- Create your support system. You need to surround yourself with supportive people and designate a specific caregiver. Let this person be a part of all your meetings with the doctor(s). She or He can be another set of ears, someone to take notes for you and ask questions you may not be thinking of. This not only gives you the opportunity to just absorb the information but it also provides you with an advocate to walk with you through your journey.
- Ask questions! There is that old saying ‘No question is a dumb question’ and it is absolutely true, especially when you are dealing with uncharted waters. Be confident in asking your doctor(s) anything. They went to medical school for 12+ years. You may have just found out about your diagnosis that day or days/weeks ago. They understand that. If they say something you don’t understand, be sure to stop them and ask them to explain it in a way you will. It is safe to say that most doctors really are there to help you. The better educated you are about your diagnosis, the less fear you might have.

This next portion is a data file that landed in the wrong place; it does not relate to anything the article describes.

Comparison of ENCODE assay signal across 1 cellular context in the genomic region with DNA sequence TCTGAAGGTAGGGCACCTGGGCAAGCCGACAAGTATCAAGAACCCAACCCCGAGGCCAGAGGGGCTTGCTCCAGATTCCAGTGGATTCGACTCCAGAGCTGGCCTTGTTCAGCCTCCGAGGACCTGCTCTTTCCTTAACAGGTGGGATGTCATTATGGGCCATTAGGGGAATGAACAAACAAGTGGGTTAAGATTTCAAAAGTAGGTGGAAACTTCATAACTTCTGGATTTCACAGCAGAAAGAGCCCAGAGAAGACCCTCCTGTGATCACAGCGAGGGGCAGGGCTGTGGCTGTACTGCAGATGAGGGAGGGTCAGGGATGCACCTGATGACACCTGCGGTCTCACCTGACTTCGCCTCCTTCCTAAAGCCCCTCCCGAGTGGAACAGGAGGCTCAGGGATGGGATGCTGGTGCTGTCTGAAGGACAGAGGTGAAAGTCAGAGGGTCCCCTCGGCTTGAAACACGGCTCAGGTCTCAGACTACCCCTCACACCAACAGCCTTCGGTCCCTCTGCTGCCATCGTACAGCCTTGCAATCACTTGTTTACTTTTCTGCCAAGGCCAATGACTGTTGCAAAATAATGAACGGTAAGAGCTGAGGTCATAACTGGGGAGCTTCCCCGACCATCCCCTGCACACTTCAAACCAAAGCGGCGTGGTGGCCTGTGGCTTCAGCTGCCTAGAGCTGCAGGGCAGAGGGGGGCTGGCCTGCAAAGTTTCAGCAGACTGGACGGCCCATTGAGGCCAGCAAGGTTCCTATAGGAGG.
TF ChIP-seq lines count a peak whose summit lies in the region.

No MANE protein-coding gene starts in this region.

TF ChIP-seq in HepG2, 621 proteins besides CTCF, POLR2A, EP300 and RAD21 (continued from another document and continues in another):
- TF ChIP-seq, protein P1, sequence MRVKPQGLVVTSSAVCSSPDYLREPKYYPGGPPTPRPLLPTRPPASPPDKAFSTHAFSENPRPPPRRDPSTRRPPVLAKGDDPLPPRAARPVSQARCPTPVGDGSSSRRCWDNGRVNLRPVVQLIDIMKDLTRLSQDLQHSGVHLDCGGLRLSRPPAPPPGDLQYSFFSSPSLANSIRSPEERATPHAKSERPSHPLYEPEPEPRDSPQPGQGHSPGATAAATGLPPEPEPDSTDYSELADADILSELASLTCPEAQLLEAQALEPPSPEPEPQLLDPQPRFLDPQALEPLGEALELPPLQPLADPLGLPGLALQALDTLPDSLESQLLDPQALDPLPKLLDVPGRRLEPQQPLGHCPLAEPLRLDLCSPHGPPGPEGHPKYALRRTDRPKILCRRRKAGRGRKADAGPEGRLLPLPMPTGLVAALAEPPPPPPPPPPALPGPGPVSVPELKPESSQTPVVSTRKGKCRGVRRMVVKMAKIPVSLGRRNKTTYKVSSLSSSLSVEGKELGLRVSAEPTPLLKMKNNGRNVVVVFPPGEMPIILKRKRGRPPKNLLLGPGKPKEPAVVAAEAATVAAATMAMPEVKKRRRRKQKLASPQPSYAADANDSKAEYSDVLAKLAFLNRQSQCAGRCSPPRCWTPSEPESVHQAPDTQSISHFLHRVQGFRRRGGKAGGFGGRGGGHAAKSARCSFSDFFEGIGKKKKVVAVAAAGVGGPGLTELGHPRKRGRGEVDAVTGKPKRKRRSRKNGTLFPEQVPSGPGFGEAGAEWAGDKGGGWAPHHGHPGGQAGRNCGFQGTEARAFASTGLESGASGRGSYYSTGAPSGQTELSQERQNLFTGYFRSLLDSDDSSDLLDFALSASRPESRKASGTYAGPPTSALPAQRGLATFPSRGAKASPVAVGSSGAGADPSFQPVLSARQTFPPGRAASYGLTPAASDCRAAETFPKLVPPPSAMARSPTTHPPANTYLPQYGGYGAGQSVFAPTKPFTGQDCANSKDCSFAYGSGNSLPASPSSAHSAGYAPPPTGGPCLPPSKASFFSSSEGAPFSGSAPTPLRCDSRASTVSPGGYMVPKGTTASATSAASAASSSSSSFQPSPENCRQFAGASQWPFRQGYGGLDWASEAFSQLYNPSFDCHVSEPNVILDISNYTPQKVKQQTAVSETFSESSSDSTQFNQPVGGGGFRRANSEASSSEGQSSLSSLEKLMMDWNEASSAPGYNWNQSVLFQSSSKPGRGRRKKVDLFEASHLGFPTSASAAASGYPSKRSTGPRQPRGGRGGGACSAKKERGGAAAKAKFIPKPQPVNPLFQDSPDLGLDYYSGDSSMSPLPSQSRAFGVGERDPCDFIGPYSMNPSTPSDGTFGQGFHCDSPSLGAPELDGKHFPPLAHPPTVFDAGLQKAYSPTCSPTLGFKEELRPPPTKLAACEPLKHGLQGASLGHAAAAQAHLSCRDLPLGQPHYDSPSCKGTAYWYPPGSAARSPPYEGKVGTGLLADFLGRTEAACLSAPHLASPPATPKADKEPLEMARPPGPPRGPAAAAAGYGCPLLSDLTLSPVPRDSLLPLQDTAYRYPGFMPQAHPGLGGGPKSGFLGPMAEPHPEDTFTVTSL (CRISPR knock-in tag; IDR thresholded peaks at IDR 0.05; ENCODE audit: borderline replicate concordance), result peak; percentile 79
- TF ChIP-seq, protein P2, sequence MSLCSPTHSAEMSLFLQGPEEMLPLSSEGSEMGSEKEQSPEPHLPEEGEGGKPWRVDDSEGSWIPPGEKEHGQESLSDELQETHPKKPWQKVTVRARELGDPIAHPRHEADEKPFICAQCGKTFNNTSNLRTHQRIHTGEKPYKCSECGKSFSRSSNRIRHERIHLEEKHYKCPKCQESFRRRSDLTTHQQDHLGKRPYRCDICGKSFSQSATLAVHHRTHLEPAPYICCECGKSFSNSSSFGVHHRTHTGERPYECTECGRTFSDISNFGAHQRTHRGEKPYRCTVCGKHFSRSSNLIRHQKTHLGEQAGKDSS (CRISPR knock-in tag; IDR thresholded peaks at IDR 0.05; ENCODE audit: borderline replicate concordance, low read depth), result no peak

- Maintain a healthy diet. Keeping a healthy diet will not only keep your immune system sound it will also help reduce your fatigue and stress. 65-70% of cancer patients are malnourished. This can make you weak, tired, unable to concentrate, prone to more illnesses, or not fit for treatment. Talk to your doctor about what will be the appropriate diet for you to keep yourself physically and mentally strong.